Growing up, every adult made it seem that quitters were the worst kinds of people. I distinctly remember when I wanted to give up on the violin and my mom looked me dead in the eyes and asked with disdain, “Do you want to be a quitter?”
Yeah! I totally did! And I did quit the violin and I moved along to the cello. And, surprisingly, I became great at the cello. I went on to play for many years and even performed at Boston Symphony Hall. Quitting turned out to be awesome for me when I was younger, but I never associated that success with quitting.
Unfortunately, for me and many of you out there, that negative association with quitting has never quite left. There is a stigma around quitting. You know you look differently at your friend that quits her job than the one that toughs it out at the office she hates. It’s because we all hate quitters.
But I’m here to tell you that being a quitter is okay! I promise.
I enrolled in an online writing class a few months ago. I wanted to be able to be held accountable to write creatively. I started the class and after a lot of technological gaffes, I started writing. Then, I started to feel overwhelmed because that same feeling that got me to enroll in the class also pushed me to start blogging again and pushed me to start freelancing. Suddenly, I felt overwhelmed by all the due dates. And worse, I felt like I wasn’t getting anything beneficial from the class.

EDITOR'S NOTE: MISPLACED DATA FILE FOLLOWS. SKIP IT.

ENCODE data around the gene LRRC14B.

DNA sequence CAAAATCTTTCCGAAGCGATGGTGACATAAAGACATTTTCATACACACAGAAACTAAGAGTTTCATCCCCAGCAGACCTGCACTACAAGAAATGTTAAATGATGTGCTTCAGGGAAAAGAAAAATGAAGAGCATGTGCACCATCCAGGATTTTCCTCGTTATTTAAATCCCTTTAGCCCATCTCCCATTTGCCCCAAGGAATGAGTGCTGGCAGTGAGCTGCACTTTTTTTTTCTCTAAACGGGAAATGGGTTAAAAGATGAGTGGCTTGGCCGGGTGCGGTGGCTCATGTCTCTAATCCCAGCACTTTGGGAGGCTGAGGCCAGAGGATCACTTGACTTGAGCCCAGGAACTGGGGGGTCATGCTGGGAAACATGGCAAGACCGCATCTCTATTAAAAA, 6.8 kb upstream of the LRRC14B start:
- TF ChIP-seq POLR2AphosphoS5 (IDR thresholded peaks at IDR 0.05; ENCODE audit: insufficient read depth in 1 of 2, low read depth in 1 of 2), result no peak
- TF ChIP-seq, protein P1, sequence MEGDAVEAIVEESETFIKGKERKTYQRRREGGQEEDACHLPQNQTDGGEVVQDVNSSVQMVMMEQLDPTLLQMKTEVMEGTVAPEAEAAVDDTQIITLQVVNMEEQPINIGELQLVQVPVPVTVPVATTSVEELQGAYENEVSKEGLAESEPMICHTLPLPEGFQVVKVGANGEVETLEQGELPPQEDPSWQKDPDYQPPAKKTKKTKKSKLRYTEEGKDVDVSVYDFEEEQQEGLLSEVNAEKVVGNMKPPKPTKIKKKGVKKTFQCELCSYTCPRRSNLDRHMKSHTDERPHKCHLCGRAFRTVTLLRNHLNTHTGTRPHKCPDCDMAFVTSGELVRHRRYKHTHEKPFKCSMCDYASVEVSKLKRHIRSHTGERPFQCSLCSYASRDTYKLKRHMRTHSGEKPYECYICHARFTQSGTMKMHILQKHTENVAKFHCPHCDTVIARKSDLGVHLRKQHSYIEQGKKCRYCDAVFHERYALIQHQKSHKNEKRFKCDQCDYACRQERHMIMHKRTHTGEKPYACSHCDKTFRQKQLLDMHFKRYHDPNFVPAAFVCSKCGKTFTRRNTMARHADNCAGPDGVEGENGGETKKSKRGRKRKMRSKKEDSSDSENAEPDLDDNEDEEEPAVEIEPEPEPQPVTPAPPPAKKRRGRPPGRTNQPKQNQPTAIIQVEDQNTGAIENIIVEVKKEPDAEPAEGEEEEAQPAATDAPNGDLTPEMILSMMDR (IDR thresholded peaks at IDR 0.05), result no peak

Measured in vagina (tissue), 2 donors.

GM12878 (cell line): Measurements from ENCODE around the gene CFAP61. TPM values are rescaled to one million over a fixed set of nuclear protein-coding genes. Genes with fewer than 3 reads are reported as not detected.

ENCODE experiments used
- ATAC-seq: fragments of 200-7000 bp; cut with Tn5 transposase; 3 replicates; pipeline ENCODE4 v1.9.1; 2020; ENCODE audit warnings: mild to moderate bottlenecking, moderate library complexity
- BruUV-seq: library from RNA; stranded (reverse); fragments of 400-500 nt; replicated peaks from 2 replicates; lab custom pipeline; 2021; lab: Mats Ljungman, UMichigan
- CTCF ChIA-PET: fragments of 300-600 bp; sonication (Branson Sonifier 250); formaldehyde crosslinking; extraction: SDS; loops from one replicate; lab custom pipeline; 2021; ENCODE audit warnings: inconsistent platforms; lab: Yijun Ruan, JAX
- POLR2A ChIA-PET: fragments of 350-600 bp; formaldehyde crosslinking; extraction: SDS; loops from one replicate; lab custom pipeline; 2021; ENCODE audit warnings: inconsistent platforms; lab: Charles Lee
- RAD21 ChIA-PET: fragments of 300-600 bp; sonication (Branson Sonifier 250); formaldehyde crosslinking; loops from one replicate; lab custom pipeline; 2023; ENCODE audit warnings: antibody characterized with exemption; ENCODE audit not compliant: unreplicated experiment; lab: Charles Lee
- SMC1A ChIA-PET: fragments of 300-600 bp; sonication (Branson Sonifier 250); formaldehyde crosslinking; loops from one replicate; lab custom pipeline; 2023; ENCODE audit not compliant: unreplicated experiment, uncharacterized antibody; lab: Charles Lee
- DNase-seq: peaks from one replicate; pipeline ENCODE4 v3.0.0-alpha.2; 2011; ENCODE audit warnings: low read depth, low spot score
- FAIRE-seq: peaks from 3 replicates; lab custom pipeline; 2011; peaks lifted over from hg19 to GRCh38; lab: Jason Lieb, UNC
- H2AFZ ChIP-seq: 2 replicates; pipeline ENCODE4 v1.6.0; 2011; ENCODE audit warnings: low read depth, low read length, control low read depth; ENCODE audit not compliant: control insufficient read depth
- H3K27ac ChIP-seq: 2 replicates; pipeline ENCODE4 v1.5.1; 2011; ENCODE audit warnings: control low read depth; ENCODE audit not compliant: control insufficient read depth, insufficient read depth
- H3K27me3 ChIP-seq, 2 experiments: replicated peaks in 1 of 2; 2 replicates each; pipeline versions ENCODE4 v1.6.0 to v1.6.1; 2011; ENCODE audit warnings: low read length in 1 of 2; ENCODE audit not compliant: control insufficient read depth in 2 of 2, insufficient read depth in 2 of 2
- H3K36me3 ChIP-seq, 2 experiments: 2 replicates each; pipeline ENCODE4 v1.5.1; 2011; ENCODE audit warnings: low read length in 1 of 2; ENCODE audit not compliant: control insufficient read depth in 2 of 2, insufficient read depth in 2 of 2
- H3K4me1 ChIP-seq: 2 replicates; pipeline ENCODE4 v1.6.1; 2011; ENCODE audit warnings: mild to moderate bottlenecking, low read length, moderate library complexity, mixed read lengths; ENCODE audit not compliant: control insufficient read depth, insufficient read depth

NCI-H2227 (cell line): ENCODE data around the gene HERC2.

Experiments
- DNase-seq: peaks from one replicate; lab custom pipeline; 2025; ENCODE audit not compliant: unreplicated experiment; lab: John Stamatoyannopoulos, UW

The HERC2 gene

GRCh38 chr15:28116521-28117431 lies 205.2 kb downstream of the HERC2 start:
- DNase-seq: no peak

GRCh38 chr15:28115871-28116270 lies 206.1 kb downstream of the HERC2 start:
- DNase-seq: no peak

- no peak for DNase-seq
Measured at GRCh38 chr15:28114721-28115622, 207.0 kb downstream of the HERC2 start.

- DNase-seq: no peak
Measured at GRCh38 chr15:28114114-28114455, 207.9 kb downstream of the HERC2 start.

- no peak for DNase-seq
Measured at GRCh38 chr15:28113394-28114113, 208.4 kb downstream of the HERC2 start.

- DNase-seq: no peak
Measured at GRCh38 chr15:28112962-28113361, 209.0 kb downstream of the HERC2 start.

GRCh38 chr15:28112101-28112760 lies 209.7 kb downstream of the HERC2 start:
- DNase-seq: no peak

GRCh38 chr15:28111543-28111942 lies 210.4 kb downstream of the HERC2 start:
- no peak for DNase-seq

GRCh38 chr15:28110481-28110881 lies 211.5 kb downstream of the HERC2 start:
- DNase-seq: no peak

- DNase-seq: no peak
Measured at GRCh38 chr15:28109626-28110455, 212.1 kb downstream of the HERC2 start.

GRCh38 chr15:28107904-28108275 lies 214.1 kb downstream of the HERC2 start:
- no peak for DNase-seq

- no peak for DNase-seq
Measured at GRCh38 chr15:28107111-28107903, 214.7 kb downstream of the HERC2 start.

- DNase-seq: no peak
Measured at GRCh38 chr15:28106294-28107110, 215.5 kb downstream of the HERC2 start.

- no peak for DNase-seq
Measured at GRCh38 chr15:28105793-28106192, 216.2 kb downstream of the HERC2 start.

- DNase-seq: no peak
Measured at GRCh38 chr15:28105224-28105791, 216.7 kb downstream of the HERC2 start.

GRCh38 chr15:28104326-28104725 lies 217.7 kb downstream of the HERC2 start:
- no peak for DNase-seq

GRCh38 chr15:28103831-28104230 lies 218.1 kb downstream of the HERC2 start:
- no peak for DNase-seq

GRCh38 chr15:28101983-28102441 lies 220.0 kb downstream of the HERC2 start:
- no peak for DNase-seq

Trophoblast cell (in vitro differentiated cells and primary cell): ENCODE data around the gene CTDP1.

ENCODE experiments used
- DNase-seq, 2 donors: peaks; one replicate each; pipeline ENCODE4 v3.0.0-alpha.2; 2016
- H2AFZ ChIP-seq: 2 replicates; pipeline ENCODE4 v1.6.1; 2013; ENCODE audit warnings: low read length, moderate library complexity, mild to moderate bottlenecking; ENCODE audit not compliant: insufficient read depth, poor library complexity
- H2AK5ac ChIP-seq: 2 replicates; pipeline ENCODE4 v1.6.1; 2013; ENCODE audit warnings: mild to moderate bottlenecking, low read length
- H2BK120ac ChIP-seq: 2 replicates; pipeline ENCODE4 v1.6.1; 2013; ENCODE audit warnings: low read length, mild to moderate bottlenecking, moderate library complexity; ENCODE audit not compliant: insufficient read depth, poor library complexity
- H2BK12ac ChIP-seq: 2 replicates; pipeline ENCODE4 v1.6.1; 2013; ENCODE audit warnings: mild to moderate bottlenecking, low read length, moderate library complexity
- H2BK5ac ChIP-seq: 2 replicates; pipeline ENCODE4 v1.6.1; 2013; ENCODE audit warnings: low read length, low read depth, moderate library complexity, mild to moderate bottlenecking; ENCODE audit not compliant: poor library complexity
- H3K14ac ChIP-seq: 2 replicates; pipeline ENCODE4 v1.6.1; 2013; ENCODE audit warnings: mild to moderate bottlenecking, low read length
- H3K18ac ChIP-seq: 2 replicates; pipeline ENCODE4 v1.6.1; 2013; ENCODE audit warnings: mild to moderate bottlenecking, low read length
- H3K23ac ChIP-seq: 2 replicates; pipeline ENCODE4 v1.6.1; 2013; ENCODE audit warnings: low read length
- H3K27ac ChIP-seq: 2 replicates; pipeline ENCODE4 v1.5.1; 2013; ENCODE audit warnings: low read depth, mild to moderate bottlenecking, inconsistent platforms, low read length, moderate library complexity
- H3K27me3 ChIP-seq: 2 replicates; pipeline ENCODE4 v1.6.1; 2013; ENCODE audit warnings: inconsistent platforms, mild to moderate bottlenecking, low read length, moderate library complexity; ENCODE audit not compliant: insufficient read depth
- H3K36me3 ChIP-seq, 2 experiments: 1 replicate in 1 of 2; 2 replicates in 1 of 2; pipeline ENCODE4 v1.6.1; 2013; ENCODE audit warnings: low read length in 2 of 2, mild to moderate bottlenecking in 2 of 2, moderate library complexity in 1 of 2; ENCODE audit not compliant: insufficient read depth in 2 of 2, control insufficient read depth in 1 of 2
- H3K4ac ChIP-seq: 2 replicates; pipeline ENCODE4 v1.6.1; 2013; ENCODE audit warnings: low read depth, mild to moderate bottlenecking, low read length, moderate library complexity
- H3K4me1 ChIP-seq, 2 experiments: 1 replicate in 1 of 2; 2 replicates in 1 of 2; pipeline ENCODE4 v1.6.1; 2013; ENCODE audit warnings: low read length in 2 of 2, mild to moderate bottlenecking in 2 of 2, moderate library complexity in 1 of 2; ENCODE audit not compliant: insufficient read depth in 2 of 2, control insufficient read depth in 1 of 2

So, I quit.
At the end of the day, we’re all busy people. Why add more tasks onto our to-do list that we aren’t required to do?
Here are some things to ask yourself when deciding whether or not you want to stick with something:
- Does it make you happy?
- Does it make you money?
- Is it necessary to keep your household afloat?
If you said no to all of those, why are you still doing it? Honestly – there are so many people I know that are doing things that they should have quit a long time ago.
And, naturally, when you quit something, you will be filled with guilt that your parents and society at large instilled in you. Why couldn’t I have just finished it? Because it wasn’t worth it. Remind yourself that there was a reason you didn’t finish it. And, on the bright side, look at the newly found time you have to do something else – something that will make you happy and will be worthwhile enough to finish.
Go ahead and quit! And don’t feel bad about it at all. Why should you have to keep doing something just because you don’t want to be labelled a quitter? Be a quitter and be proud!